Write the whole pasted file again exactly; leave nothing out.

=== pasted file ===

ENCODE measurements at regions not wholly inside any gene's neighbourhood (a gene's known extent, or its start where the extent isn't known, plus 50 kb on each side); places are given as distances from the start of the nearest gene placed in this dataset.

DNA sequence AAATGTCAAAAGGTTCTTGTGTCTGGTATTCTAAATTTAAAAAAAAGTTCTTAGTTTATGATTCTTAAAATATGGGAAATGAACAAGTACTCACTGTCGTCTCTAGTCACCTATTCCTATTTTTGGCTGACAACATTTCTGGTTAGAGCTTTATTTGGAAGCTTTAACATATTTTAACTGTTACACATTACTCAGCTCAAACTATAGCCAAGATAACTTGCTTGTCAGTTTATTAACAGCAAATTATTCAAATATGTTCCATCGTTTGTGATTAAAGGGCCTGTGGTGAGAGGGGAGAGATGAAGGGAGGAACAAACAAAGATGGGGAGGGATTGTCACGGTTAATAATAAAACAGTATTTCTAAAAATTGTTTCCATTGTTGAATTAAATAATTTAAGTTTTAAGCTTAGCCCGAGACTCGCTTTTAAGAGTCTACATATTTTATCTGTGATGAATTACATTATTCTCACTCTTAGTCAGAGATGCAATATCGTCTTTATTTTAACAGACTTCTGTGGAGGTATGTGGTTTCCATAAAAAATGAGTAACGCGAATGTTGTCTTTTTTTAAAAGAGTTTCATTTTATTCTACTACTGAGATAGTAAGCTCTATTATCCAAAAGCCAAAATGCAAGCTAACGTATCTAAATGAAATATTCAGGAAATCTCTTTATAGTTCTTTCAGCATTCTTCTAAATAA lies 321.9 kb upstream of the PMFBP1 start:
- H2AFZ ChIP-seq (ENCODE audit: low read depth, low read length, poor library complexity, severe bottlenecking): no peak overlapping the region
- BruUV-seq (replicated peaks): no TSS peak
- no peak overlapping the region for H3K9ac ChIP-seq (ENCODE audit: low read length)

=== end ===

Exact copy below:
ENCODE measurements at regions not wholly inside any gene's neighbourhood (a gene's known extent, or its start where the extent isn't known, plus 50 kb on each side); places are given as distances from the start of the nearest gene placed in this dataset.

DNA sequence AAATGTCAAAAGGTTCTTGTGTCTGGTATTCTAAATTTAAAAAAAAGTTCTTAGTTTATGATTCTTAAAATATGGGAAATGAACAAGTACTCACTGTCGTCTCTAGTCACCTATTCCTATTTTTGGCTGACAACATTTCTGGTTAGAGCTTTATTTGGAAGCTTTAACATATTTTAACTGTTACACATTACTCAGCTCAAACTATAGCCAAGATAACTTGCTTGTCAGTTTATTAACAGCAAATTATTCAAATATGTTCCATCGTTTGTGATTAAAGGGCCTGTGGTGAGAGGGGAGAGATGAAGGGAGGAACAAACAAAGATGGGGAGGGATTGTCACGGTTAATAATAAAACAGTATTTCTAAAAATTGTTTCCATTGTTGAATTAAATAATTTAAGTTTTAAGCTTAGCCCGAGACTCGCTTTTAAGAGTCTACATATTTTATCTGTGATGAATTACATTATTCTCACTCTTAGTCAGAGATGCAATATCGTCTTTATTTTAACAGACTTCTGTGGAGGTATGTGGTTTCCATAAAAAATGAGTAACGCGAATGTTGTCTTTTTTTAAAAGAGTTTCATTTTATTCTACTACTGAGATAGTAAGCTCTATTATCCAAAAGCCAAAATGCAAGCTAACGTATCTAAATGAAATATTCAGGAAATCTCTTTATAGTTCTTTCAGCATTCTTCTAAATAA lies 321.9 kb upstream of the PMFBP1 start:
- H2AFZ ChIP-seq (ENCODE audit: low read depth, low read length, poor library complexity, severe bottlenecking): no peak overlapping the region
- BruUV-seq (replicated peaks): no TSS peak
- no peak overlapping the region for H3K9ac ChIP-seq (ENCODE audit: low read length)